Get Free Email Updates | Have an Account?
  • Free email newsletter
  • LinkedIn
  • Twitter
  • Facebook
  • RSS Feed

Digital Ad Metrics: Attention Is the New Impression, but Still Nascent

Decoding the latest digital ad metrics, and checking in on ad tech and a digital renaissance for a legacy title

Digital ad metrics rise, fall, resurface. New ones are invented every so often. But they’re something digital publishing companies must keep track of, because ROI and consumer action are what advertisers are (rightfully) focusing on when they make traditional IOs as well as programmatic ad buys.

Clicks and impressions have always seemed to us counter-intuitive ways to measure the success of your content. After all, they don’t truly reflect audience engagement, which is what both digital publishers and advertisers are after. On the other hand, time spent and attention earned do just that, and currently the industry is trying to figure out the best way to track those.

AdExchanger.com tackles just that topic in recent coverage, as well as a couple of other key topics.

Consumers are telling us loud and clear what they want—are you listening? How much would you pay for that information? Download a copy of our 2018 Mequoda Magazine Consumer Study for FREE instead, to find out how you can improve your digital magazine rapport with subscribers.

Digital Ad Metrics Based on Attention Are In Demand

Viewability has been the holy grail for years when it comes to digital advertising, but now the search is for attention and time spent. AdExchanger.com has a progress report.

“But viewability, after all, is just a baseline for just showing up, not the be-all and end-all, said Daniel Rothman, director of insight at the Financial Times, which has been experimenting with a cost-per-time model on its website for the last 16 months. … Transacting on impressions doesn’t make sense, Rothman said, because it values and prices each impression equally regardless of exposure time as long as it hits the minimum threshold for viewability – 50% of pixels in view for one second for display and two seconds for video. Same goes for mobile,” Allison Schiff writes.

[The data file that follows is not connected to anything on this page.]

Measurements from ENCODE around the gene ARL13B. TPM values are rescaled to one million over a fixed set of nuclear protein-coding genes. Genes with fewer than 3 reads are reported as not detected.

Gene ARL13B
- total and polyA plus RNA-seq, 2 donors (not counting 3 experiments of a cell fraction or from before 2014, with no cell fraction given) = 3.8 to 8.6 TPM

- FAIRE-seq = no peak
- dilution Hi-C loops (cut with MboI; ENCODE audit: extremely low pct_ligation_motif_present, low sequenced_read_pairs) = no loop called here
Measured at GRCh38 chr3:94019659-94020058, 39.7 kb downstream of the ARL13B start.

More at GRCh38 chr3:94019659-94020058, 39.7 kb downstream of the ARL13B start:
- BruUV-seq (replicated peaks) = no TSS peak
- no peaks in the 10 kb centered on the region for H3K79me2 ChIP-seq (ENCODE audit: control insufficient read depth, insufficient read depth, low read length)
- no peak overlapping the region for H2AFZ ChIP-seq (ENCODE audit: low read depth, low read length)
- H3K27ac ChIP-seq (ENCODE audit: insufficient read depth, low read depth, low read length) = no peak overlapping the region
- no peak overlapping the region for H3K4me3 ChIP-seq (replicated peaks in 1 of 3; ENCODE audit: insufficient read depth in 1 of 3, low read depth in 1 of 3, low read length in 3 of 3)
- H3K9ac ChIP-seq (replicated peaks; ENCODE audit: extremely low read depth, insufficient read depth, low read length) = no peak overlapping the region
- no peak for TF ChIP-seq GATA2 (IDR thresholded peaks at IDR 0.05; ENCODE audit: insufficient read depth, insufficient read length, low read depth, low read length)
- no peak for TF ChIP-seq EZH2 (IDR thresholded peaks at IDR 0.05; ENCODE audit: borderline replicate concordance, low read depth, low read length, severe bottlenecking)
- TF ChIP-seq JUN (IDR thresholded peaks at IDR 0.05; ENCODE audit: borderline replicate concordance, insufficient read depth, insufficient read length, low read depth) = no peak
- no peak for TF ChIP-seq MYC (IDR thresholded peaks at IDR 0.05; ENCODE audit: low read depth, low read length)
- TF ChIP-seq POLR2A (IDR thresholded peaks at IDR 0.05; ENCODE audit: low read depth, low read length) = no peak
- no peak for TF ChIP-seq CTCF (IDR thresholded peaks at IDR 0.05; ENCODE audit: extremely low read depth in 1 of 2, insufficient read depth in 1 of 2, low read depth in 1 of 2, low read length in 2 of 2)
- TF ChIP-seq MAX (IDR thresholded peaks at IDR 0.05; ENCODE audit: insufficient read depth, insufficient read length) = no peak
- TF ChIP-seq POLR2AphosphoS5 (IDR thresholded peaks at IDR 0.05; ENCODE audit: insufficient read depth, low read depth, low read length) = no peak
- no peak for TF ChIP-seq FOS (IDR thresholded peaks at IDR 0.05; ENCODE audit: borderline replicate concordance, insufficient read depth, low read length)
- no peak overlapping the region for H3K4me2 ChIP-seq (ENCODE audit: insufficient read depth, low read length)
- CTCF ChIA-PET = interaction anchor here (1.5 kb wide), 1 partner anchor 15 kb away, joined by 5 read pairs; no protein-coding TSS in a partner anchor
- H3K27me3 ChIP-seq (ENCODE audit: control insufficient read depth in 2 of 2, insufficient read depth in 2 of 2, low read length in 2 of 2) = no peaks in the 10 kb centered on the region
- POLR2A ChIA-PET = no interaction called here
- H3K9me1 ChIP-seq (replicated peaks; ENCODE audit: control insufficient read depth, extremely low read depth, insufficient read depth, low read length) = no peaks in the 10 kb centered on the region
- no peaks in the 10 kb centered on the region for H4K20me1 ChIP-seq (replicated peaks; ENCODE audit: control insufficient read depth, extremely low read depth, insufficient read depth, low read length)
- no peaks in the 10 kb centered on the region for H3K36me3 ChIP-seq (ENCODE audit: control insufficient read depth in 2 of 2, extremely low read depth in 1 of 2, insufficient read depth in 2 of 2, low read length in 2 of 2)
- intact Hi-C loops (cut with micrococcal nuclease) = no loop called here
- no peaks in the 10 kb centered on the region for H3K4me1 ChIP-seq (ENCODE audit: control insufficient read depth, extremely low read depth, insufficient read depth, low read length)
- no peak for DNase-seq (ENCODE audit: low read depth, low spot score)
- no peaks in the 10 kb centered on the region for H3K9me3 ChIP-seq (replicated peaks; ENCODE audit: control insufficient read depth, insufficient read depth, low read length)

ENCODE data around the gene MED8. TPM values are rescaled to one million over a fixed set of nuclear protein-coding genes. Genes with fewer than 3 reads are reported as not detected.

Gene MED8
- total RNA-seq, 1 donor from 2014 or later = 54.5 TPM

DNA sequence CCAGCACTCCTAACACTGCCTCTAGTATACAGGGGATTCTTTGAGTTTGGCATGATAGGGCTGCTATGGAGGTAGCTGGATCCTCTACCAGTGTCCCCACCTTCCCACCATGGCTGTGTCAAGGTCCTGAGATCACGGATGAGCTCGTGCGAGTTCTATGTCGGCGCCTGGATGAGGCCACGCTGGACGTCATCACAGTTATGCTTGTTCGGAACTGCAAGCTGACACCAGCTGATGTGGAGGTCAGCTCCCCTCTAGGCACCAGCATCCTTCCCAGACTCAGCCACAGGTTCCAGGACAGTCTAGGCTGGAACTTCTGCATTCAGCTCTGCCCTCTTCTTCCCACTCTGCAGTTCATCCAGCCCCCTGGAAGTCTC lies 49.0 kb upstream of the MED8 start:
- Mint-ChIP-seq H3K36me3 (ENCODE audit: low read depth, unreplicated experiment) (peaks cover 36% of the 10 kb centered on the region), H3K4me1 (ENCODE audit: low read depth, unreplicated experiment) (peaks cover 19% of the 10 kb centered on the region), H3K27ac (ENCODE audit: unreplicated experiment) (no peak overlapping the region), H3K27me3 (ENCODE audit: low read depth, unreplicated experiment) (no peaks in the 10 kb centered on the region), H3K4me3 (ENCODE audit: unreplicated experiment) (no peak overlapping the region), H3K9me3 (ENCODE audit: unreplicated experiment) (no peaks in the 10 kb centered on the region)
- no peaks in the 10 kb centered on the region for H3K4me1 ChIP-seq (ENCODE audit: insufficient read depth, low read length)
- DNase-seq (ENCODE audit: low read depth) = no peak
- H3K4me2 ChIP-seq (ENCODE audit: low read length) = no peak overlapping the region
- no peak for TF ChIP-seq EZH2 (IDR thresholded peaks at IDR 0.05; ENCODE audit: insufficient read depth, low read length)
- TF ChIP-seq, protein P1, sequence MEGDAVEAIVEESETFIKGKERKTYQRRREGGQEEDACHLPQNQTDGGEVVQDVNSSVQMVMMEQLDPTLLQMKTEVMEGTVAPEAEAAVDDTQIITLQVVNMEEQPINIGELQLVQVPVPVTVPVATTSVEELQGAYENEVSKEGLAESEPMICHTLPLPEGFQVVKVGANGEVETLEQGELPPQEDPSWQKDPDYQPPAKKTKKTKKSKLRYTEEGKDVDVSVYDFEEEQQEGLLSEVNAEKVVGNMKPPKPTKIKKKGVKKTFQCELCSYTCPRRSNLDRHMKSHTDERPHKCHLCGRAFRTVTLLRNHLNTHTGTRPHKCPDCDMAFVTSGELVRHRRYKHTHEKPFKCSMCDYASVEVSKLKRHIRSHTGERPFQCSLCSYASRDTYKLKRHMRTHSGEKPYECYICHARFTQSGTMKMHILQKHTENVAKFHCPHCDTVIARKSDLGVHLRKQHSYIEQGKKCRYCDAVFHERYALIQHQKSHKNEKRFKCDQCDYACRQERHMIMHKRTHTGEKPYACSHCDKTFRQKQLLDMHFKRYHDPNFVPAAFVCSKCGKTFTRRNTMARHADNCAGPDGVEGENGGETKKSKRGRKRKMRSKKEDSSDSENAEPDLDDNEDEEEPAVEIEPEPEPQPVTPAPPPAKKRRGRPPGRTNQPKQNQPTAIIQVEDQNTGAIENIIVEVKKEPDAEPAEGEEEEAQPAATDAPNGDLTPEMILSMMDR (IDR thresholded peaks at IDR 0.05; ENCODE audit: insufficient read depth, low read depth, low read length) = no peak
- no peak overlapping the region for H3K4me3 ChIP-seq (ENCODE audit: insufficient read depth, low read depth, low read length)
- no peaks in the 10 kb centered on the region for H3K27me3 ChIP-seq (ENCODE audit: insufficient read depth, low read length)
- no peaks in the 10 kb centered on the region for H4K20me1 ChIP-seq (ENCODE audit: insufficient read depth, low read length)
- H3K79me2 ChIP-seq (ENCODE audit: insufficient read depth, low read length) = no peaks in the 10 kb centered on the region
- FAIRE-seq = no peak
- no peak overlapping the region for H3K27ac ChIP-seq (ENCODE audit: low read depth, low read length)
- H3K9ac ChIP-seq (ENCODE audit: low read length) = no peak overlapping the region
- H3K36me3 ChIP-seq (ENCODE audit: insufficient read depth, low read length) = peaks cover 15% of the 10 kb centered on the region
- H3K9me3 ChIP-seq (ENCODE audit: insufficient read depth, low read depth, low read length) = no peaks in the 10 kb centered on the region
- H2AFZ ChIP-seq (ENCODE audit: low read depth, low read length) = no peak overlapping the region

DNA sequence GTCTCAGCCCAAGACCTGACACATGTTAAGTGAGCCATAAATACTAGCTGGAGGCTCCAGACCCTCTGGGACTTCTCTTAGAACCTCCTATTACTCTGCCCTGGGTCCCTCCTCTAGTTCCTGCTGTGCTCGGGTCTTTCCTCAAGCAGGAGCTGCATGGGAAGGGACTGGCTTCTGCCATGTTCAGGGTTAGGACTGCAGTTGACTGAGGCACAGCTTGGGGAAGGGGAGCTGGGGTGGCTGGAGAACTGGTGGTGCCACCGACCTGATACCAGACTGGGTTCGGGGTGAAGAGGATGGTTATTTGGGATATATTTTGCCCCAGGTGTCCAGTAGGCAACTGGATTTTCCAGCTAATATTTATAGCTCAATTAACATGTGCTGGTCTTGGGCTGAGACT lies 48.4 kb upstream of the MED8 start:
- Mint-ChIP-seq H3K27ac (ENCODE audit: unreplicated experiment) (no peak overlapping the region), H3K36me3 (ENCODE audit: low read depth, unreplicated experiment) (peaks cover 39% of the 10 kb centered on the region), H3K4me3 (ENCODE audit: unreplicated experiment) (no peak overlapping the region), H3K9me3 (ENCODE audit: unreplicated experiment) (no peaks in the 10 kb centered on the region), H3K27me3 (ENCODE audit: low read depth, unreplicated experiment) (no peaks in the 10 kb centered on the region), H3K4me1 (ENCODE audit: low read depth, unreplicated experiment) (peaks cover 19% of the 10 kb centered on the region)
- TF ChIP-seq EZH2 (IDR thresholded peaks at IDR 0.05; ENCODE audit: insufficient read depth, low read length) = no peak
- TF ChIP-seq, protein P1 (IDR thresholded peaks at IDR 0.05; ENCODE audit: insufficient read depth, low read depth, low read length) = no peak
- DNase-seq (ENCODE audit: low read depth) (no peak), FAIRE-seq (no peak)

“From the summer through the fall of 2014, FT embarked on a study with five large brand clients to measure the impact on traditional brand recall metrics of time spent engaging with ads. Using Millward Brown to quantify the results, FT found that when active users were served 100% viewable ads for five seconds or more, brand lift increased by 79%, while familiarity went up by 55%, brand association grew by 51% and brand consideration saw a 58% boost. … But although a number of FT’s brand clients have renewed their cost-per-time campaigns, buying on time is still the exception rather than the rule, partially because though the buy side understands the value in the concept, their legacy systems aren’t built to handle it.”

Publisher Tech: Hearst Redefines Itself in Age of Digital Platforms

How is Hearst handling the tech-heavy state of the publishing industry? By becoming a tech heavyweight, AdExchanger.com reports in an interview with Hearst Head of Corporate Tech Allen Yuan.